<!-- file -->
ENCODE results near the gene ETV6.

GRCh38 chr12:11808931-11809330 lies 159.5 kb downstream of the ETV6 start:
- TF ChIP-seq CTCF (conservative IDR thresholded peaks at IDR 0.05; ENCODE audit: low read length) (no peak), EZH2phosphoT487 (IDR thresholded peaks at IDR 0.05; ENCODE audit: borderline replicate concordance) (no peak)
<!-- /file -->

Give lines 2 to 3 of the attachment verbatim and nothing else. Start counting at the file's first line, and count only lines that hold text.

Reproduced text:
GRCh38 chr12:11808931-11809330 lies 159.5 kb downstream of the ETV6 start:
- TF ChIP-seq CTCF (conservative IDR thresholded peaks at IDR 0.05; ENCODE audit: low read length) (no peak), EZH2phosphoT487 (IDR thresholded peaks at IDR 0.05; ENCODE audit: borderline replicate concordance) (no peak)